IT Rules, 2021 don’t infringe fundamental rights, right to freedom of speech: Centre in Delhi HC

Multiple petitions challenging validity of IT Rules, 2021, particularly Code of Ethics, have been moved by media organisations in the Delhi High Court

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NH Web Desk

The Central government has contended before the Delhi High Court that the Information Technology (Intermediary Guidelines and Digital Media Ethics Code) Rules, 2021 (IT Rules, 2021) are well within the scope of the Information Technology Act (IT Act), 2000; that they do not infringe any fundamental rights and that there is little evidence to show that they have had a chilling effect on the right to freedom of speech.

These submissions were made in a reply running into about 150 pages, filed in response to petitions challenging the validity of the IT Rules, 2021, particularly the Code of Ethics under Part III applicable to publishers of news and current affairs on digital media, Bar & Bench has reported.

These Rules have been challenged by the Foundation for Independent Journalism which also publishes The Wire, the Foundation's director and The Wire Founding Editor, MK Venu and Dhanya Rajendran, the Editor-in-Chief of The News Minute. Petitions challenging the Rules have also been moved by The Quint, AltNews and the Press Trust of India in the Delhi High Court.

The reply has been filed through Amarendra Singh, Deputy Secretary to the Government of India in the Ministry of Information and Broadcasting.

Highlights of the Central government’s reply

IT Rules, 2021 are within the scope of the IT Act, 2000

The Preamble of the IT Act indicates that transactions carried out through "electronic communication" are within the scope of the Act. Application of concepts in the Act such as "electronic record", "data", "information", etc. are not limited to only commercial transactions or contracts over the internet. Rather, they are defined widely to include various forms of media content which are exchanged over the internet.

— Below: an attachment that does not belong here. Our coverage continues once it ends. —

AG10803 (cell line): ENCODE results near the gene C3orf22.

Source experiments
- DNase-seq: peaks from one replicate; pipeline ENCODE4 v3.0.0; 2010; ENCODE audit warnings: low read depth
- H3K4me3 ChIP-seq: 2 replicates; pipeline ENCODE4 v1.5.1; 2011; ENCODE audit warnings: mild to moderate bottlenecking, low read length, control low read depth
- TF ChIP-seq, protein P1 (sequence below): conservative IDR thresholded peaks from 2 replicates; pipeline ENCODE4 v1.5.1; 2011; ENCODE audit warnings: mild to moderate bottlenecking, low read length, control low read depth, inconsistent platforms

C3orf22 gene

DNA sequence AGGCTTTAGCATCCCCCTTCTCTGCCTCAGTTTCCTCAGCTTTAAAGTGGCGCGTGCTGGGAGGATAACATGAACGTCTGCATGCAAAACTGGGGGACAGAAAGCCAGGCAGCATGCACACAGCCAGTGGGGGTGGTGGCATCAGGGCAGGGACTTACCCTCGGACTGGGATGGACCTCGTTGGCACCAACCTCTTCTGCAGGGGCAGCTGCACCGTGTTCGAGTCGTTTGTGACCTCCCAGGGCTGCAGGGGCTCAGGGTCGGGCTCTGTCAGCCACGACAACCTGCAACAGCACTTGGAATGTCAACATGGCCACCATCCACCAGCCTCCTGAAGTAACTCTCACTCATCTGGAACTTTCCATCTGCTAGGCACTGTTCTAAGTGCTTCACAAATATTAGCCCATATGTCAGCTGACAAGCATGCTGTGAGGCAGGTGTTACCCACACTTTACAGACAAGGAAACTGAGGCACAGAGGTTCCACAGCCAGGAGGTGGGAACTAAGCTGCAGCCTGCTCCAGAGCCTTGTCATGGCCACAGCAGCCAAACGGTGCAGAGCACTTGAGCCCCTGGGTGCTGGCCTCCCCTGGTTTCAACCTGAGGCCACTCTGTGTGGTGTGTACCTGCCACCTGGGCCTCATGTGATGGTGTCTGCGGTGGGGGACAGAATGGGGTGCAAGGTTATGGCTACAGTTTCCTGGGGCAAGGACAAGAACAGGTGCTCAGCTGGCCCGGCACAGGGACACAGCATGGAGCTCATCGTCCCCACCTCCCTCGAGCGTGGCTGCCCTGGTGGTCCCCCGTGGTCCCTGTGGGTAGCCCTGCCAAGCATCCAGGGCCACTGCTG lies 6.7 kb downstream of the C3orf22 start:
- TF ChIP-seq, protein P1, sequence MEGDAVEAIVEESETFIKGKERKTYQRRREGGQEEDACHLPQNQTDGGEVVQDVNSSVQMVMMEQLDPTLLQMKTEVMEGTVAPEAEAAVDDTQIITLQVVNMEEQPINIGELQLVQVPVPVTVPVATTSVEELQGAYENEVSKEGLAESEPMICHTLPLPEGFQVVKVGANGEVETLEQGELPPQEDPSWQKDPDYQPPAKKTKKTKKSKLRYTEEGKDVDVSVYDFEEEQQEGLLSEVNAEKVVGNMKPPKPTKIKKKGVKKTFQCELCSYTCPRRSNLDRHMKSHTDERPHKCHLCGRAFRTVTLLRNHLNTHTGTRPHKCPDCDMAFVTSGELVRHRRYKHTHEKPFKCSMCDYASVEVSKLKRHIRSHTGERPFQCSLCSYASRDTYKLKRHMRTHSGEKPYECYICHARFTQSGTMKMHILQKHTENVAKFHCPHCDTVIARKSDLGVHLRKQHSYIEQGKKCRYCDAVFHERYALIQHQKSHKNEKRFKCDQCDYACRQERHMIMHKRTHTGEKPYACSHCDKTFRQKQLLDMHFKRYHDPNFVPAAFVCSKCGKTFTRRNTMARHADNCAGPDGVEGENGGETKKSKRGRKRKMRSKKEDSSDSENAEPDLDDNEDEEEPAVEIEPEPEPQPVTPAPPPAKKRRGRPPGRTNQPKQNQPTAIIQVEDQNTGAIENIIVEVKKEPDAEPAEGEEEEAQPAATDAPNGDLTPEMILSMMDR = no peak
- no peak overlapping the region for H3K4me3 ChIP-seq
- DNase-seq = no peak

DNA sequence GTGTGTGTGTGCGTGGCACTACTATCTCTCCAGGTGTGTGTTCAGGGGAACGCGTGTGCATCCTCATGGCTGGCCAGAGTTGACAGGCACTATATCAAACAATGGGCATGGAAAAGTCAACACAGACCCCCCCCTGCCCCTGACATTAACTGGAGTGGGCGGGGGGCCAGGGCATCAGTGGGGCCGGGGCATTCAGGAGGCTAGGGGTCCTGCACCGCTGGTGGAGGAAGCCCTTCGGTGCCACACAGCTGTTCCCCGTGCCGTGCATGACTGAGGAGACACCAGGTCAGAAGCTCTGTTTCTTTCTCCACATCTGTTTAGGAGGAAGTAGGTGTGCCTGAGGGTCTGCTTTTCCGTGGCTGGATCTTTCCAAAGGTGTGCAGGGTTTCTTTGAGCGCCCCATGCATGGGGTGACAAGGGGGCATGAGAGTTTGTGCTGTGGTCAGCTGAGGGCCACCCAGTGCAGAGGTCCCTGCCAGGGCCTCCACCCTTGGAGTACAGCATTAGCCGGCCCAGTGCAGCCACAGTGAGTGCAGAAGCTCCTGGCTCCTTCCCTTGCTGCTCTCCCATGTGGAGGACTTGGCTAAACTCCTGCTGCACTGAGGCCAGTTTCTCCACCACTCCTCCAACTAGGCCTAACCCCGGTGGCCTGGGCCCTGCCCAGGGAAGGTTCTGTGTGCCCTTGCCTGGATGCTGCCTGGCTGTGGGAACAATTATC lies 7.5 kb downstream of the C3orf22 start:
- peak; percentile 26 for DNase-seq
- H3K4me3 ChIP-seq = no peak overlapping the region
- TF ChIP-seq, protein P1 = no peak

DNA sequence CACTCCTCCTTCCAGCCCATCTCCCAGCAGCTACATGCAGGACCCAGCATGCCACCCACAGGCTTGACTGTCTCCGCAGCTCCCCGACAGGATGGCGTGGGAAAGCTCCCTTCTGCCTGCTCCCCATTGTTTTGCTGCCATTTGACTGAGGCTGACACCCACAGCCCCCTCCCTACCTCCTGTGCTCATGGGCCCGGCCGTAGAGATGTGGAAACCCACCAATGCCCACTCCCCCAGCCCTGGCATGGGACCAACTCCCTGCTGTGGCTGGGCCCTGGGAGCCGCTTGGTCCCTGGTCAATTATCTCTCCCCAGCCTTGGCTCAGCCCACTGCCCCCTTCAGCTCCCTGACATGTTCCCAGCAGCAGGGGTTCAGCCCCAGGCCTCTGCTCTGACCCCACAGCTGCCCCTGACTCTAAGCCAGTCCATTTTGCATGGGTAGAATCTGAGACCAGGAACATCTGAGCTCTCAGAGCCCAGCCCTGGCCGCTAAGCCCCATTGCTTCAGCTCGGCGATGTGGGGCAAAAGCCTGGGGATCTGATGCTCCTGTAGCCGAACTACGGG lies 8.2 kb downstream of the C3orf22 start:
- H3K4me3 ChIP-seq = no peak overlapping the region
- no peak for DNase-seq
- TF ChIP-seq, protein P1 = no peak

The legislative intent behind the IT Act includes the “recognition and institutionalisation of media content in the digital space.” The scope of the Act extends to media content used for electronic communication. Part III of the IT Rules, 2021 is limited to "news and current affairs content" and "online curated content", and is therefore well within the scope of the Act.

It is also contended that the IT Act already has several provisions dealing with media content published or transmitted in the electronic form, including - Section 11, Section 66A (which was struck down by the Supreme Court in Shreya Singhal’s case, but, which the Centre submits indicates that the legislative intent behind the Act has been to regulate media content on the internet), Sections 67, 67A, 67B, 69, 69A, 69B and 79 (3)(b).

It is added that the subjects "News and current affairs content on online platforms” and "Films and Audio-Visual programmes made available by online content providers" lie within the administrative ambit of the Ministry of Information and Broadcasting (MIB).


IT Rules 2021 seeks to curb fake news, misuse of freedom of press etc

The “Statement of Objects and Reasons” of the IT Act itself states that it is intended to “prevent possible misuse” arising out of transactions and other dealings concluded over the electronic medium. The State has a responsibility to ensure fairness within the digital media ecosystem which involves publishers of content on one hand and the audience on the other.